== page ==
The shift underlines the difficulties central banks face getting back to growth rates and policy settings that were considered normal before the global financial crisis.
In June, the ECB appeared to be on course to end its bond-buying stimulus program at the end of 2018 and follow that with a first rise in its key interest rate some time this year. Right now, it charges banks 0.4% to deposit money with the central bank, a negative interest rate.
So widespread was the expectation of the first rate rise since 2011 that policy makers issued a statement promising not to move at least through the summer of 2019 to calm worries it might move too soon.
Since then, disappointing data have made it clear that the eurozone economy is weaker than the ECB expected. The ECB’s economists have cut their growth forecasts in each of their last three reports on the economic outlook.
Now, many investors expect the ECB to do nothing until next year. Some are considering what the bank could do to stimulate the 19-nation eurozone economy if it sinks.
“The narrow window in which the ECB could have lifted its key interest rate from emergency, negative levels, has closed,” said Simon Wells, an economist with
in London. He expects the ECB to hold its deposit rate at current levels through at least the end of 2020, having previously forecast a first 0.15 percentage-point ECB rate increase for September.
The ECB outlook reflects a global shift in central banking. Federal Reserve officials—unsettled by market turbulence and slowing global growth—have said they would be patient before moving rates up again, meaning they’ll pause after a series of rate increases last year and before.
The Bank of Canada has also made a notable about-face. In early December, the Canadian central bank pointed to a weaker-than-anticipated housing market and the rapiddecline in oil pricesin signaling apause in rate rises.
“We have to do our work in order to understand the shock better and what its magnitude actually is,“ Governor Stephen Poloz said last month. “We need some time.”
ECB President Mario Draghi is expected to acknowledge the darkening outlook after the bank’s policy meeting Thursday. Speaking at the European Parliament in Strasbourg earlier this month, Mr. Draghi admitted that recent data had been weaker than expected, although he argued that the eurozone probably would avoid recession.
“At least for some time to come, there’s going to be a continuing uncertainty that changes nature, and this has a cost. And the cost is lower confidence—lower business confidence and lower consumer confidence,” Mr. Draghi said.
projects a first rate rise in December, rather than September, and sees fewer subsequent moves.
The eurozone economy enjoyed its fastest growth in a decade during 2017, a 2.4% expansion that ECB’s economists expected to see continue through 2018. The World Bank now estimates growth slowed to 1.9% last year and will slip further to 1.6% this year.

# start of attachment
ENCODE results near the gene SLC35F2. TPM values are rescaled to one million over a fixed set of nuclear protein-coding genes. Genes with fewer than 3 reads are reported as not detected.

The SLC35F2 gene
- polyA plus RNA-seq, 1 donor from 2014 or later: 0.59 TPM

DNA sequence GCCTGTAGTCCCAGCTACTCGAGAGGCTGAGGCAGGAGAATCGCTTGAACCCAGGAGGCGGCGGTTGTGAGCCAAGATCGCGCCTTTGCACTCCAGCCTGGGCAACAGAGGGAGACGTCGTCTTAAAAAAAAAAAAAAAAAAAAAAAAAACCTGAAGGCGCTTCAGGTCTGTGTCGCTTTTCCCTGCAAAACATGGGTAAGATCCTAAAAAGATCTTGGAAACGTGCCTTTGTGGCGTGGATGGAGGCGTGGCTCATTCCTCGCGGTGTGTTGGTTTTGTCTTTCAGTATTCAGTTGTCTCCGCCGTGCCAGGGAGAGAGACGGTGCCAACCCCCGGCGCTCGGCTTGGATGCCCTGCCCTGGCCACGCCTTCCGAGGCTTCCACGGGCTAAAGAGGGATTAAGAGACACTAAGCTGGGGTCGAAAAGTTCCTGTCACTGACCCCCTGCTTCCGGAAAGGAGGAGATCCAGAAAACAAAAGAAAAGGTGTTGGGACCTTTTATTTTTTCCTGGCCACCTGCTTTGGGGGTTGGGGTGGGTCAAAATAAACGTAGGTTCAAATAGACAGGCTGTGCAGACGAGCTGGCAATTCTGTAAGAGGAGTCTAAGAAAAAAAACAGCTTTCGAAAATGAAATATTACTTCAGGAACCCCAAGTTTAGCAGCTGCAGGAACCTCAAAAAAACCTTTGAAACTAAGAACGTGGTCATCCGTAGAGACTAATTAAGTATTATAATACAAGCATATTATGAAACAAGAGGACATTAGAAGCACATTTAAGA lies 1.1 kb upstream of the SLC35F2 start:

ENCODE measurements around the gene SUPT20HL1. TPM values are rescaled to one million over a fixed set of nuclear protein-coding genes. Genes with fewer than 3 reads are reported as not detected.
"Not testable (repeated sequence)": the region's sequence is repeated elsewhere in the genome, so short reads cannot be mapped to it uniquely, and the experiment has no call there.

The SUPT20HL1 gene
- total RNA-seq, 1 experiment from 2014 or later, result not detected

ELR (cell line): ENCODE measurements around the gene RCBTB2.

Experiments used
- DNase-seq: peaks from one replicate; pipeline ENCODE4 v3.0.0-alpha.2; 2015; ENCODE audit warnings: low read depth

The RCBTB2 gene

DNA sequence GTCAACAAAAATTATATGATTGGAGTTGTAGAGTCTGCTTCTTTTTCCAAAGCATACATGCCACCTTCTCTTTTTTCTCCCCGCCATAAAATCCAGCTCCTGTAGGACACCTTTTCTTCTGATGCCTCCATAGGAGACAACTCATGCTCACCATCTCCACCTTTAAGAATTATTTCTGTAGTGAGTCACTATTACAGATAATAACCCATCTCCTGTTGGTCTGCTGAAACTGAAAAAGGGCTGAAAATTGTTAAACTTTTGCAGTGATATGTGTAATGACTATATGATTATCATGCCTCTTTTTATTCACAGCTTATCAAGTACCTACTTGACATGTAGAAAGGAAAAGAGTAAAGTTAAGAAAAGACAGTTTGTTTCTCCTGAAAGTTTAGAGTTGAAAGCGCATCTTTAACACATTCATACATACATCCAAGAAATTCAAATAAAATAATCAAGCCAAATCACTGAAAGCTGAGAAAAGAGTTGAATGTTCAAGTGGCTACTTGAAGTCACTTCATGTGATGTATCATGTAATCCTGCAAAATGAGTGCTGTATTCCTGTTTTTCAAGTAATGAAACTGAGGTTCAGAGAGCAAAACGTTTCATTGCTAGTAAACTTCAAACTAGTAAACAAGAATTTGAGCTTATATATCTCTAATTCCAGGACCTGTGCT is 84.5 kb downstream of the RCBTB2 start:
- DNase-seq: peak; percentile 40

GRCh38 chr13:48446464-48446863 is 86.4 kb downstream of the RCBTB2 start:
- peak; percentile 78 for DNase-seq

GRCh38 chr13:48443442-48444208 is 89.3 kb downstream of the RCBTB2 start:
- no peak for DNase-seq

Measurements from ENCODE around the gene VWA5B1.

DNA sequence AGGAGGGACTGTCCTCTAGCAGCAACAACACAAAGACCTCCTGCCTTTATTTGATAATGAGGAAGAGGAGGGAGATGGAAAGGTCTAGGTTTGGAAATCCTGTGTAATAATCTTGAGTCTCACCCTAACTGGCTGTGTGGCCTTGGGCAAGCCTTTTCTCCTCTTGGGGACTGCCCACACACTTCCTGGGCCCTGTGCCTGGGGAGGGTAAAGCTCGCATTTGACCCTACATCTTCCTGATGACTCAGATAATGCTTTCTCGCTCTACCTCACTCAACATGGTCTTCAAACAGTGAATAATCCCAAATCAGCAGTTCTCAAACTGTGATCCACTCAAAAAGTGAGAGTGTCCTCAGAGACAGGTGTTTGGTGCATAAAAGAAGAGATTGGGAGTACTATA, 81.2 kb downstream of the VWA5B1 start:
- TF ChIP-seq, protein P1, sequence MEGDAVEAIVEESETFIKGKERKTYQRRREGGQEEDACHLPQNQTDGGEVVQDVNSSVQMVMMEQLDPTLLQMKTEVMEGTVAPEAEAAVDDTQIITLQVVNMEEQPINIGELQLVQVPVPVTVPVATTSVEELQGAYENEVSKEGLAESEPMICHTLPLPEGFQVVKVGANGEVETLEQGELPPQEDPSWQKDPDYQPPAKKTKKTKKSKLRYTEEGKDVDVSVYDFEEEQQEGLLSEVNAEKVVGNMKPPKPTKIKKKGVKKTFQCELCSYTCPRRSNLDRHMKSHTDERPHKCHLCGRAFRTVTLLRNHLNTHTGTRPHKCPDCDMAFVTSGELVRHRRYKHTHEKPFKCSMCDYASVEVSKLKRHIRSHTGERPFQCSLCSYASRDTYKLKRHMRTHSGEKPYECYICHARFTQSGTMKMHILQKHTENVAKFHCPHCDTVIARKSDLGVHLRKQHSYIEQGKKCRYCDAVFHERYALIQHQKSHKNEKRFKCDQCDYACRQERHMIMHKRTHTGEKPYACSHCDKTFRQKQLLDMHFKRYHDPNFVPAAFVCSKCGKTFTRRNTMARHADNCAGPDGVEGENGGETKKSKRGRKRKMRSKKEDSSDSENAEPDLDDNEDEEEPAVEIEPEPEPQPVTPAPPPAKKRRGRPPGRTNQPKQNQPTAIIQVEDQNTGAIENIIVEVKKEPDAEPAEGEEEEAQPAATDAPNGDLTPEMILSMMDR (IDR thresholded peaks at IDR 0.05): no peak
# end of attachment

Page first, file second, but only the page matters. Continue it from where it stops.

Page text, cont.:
Much of the turnaround is due to weaker demand for eurozone exports. There are problems closer to home as well. Holdups at Germany’s key automobile factories pushed Europe’s largest economy to the brink of recession in the final six months of last year. Italy may not have avoided that fate, following a jump in borrowing costs as investors fretted over the government’s plans to add to an already large debt load.
In France, President Emmanuel Macron is wrestling with rolling mass protests aimed at derailing his economic reform plans. And the U.K.’s Parliament is deeply divided over how to manage the country’s planned divorce from the European Union, barely two months before it is due to depart.
The composite Purchasing Managers Index for the region—which measures manufacturing and services activity—fell to its lowest level in more than four years in December.
The firm that compiles that measure—
—has built a model that assesses the probability of a policy move based on the past relationship between the indicator and policy changes: it suggests the probability of a rate rise is just 7.7%, and a rate cut is more likely.
Europe’s economic prospects could brighten. A trade deal between the U.S. and China could revive growth, and a smooth Brexit would help. Unemployment has fallen below 8%, its lowest level in more than a decade, and wages are rising relatively briskly.
However, that hasn’t yet triggered a sustainable rise in inflation toward the ECB’s target of just below 2%. Figures released Thursday show the core inflation rate—which excludes volatile prices such as those charged for energy and food—was unchanged at 1% in December.
ECB officials are mindful of the bank’s past tendency to raise interest rates at the wrong time. It increased key rates in 2008 and then again in 2011. In both cases those moves were followed by recession.
If Europe is indeed headed toward a new downturn, policy makers would be in an uncomfortable position. The ECB has little room to cut interest rates further or to buy more government bonds.
“The uncomfortable truth is that there may not be a whole lot the ECB can do to offset a moderate slowdown,” said Mr. Wells.